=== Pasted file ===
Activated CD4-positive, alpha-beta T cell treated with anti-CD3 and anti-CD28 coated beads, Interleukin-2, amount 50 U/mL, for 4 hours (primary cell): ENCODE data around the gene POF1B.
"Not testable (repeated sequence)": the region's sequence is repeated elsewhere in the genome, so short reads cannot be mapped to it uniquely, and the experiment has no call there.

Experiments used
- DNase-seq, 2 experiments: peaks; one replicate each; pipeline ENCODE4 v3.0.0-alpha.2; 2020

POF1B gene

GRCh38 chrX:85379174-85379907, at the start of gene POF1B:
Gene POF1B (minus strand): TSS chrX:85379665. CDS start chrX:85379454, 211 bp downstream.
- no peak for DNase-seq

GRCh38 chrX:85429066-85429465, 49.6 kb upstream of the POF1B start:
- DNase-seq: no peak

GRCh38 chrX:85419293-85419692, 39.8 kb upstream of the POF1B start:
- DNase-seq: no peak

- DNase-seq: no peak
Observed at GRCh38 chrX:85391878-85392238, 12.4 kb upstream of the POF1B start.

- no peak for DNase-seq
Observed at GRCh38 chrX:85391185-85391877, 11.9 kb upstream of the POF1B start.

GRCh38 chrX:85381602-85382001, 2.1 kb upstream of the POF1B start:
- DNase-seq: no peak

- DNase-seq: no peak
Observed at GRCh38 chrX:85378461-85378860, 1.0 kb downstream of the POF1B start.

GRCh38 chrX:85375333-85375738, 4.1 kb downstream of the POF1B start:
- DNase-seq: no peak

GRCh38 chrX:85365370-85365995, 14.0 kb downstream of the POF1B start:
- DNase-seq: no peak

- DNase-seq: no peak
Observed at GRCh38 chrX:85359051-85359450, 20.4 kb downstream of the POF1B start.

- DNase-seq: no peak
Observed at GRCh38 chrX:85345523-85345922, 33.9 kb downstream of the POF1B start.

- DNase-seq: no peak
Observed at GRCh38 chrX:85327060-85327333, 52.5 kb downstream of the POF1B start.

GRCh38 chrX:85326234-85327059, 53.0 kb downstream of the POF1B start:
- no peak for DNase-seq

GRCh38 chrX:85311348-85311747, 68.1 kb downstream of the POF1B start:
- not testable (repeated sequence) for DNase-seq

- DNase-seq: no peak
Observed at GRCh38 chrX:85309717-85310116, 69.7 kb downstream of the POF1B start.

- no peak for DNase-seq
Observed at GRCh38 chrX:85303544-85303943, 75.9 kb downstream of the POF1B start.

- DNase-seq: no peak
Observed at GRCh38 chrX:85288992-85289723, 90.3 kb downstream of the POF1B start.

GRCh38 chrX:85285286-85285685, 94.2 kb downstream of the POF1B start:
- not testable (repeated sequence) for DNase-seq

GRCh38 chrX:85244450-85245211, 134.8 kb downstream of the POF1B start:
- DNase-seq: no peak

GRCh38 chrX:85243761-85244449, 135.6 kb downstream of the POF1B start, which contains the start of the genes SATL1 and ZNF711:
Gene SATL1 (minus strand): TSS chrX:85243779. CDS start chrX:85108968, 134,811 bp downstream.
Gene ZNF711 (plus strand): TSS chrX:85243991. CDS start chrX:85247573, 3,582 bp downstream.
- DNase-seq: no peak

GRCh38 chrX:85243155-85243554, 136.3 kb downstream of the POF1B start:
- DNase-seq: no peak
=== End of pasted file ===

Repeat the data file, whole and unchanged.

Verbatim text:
Activated CD4-positive, alpha-beta T cell treated with anti-CD3 and anti-CD28 coated beads, Interleukin-2, amount 50 U/mL, for 4 hours (primary cell): ENCODE data around the gene POF1B.
"Not testable (repeated sequence)": the region's sequence is repeated elsewhere in the genome, so short reads cannot be mapped to it uniquely, and the experiment has no call there.

Experiments used
- DNase-seq, 2 experiments: peaks; one replicate each; pipeline ENCODE4 v3.0.0-alpha.2; 2020

POF1B gene

GRCh38 chrX:85379174-85379907, at the start of gene POF1B:
Gene POF1B (minus strand): TSS chrX:85379665. CDS start chrX:85379454, 211 bp downstream.
- no peak for DNase-seq

GRCh38 chrX:85429066-85429465, 49.6 kb upstream of the POF1B start:
- DNase-seq: no peak

GRCh38 chrX:85419293-85419692, 39.8 kb upstream of the POF1B start:
- DNase-seq: no peak

- DNase-seq: no peak
Observed at GRCh38 chrX:85391878-85392238, 12.4 kb upstream of the POF1B start.

- no peak for DNase-seq
Observed at GRCh38 chrX:85391185-85391877, 11.9 kb upstream of the POF1B start.

GRCh38 chrX:85381602-85382001, 2.1 kb upstream of the POF1B start:
- DNase-seq: no peak

- DNase-seq: no peak
Observed at GRCh38 chrX:85378461-85378860, 1.0 kb downstream of the POF1B start.

GRCh38 chrX:85375333-85375738, 4.1 kb downstream of the POF1B start:
- DNase-seq: no peak

GRCh38 chrX:85365370-85365995, 14.0 kb downstream of the POF1B start:
- DNase-seq: no peak

- DNase-seq: no peak
Observed at GRCh38 chrX:85359051-85359450, 20.4 kb downstream of the POF1B start.

- DNase-seq: no peak
Observed at GRCh38 chrX:85345523-85345922, 33.9 kb downstream of the POF1B start.

- DNase-seq: no peak
Observed at GRCh38 chrX:85327060-85327333, 52.5 kb downstream of the POF1B start.

GRCh38 chrX:85326234-85327059, 53.0 kb downstream of the POF1B start:
- no peak for DNase-seq

GRCh38 chrX:85311348-85311747, 68.1 kb downstream of the POF1B start:
- not testable (repeated sequence) for DNase-seq

- DNase-seq: no peak
Observed at GRCh38 chrX:85309717-85310116, 69.7 kb downstream of the POF1B start.

- no peak for DNase-seq
Observed at GRCh38 chrX:85303544-85303943, 75.9 kb downstream of the POF1B start.

- DNase-seq: no peak
Observed at GRCh38 chrX:85288992-85289723, 90.3 kb downstream of the POF1B start.

GRCh38 chrX:85285286-85285685, 94.2 kb downstream of the POF1B start:
- not testable (repeated sequence) for DNase-seq

GRCh38 chrX:85244450-85245211, 134.8 kb downstream of the POF1B start:
- DNase-seq: no peak

GRCh38 chrX:85243761-85244449, 135.6 kb downstream of the POF1B start, which contains the start of the genes SATL1 and ZNF711:
Gene SATL1 (minus strand): TSS chrX:85243779. CDS start chrX:85108968, 134,811 bp downstream.
Gene ZNF711 (plus strand): TSS chrX:85243991. CDS start chrX:85247573, 3,582 bp downstream.
- DNase-seq: no peak

GRCh38 chrX:85243155-85243554, 136.3 kb downstream of the POF1B start:
- DNase-seq: no peak